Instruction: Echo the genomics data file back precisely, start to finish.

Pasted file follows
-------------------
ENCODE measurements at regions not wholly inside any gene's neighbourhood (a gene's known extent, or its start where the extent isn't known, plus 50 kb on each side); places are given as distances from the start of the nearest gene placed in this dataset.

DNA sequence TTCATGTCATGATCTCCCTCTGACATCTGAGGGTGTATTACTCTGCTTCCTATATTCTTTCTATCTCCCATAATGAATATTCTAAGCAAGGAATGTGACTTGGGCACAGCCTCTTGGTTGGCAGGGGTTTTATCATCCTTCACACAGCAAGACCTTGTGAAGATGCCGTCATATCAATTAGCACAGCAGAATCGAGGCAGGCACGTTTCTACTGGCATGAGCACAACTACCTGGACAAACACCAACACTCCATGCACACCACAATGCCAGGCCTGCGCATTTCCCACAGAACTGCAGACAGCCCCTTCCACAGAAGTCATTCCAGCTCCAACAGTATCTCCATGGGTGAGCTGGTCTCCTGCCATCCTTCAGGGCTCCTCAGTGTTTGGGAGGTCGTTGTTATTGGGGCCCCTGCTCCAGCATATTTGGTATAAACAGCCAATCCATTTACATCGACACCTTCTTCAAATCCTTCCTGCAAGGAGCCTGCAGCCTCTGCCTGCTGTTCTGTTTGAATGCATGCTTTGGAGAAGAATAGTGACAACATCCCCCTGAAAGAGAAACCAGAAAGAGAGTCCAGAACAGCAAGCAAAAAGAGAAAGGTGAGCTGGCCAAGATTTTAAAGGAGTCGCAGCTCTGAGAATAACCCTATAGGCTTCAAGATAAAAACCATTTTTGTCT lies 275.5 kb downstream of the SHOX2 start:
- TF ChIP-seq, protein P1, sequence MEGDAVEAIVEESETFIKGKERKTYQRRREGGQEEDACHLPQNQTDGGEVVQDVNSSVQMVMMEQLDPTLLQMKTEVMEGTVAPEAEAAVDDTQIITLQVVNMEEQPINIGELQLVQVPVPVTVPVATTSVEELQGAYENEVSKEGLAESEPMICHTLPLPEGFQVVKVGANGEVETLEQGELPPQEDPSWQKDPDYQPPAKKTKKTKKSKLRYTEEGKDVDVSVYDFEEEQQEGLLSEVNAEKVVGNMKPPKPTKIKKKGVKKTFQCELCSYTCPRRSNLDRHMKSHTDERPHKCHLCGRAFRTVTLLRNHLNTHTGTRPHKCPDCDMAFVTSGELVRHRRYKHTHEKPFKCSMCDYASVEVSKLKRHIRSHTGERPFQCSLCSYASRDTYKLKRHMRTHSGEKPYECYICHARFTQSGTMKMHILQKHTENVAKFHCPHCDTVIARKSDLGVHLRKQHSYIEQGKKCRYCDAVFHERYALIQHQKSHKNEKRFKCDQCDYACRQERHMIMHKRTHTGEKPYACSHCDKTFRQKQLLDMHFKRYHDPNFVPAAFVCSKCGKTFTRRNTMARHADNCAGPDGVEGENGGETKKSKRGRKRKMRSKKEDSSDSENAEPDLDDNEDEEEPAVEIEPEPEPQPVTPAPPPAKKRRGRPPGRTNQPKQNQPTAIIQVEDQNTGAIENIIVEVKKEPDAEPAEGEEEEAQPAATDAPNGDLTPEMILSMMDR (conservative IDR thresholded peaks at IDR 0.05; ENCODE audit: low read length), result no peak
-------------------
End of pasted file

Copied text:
ENCODE measurements at regions not wholly inside any gene's neighbourhood (a gene's known extent, or its start where the extent isn't known, plus 50 kb on each side); places are given as distances from the start of the nearest gene placed in this dataset.

DNA sequence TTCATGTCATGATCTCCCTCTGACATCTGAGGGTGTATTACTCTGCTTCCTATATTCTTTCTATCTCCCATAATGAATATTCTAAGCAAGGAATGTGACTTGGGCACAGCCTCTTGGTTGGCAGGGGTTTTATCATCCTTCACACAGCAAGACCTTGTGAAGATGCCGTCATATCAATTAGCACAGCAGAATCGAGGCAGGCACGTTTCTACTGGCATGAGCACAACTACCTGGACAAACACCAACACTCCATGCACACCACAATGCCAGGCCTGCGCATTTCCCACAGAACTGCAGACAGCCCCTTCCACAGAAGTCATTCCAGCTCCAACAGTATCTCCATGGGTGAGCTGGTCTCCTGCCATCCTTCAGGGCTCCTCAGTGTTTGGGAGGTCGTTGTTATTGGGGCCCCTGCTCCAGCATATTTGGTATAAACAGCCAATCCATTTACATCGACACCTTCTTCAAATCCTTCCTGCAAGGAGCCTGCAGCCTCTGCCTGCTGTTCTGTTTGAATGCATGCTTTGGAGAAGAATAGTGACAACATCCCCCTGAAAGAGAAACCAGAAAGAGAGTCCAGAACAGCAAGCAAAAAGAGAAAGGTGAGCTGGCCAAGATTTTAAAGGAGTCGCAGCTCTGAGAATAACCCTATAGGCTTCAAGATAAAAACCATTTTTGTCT lies 275.5 kb downstream of the SHOX2 start:
- TF ChIP-seq, protein P1, sequence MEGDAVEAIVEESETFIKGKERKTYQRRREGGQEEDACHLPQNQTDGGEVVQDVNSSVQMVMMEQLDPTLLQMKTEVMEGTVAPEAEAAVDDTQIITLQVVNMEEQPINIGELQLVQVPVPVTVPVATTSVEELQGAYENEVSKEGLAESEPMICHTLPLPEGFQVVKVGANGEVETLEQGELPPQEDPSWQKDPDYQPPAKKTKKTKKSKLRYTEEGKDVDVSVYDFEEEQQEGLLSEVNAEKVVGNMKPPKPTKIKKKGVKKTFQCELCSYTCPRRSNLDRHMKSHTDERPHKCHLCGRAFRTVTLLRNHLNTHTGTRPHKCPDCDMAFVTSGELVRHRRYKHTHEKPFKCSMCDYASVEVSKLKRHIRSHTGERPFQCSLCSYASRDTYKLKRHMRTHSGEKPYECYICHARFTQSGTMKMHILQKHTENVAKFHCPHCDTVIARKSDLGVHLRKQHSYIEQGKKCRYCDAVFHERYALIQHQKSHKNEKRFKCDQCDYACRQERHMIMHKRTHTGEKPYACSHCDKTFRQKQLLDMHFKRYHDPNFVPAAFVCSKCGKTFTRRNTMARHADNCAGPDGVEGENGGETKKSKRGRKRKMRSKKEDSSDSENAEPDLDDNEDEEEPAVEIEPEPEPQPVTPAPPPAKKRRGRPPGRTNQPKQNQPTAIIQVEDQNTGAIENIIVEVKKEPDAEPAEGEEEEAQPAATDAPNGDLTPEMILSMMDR (conservative IDR thresholded peaks at IDR 0.05; ENCODE audit: low read length), result no peak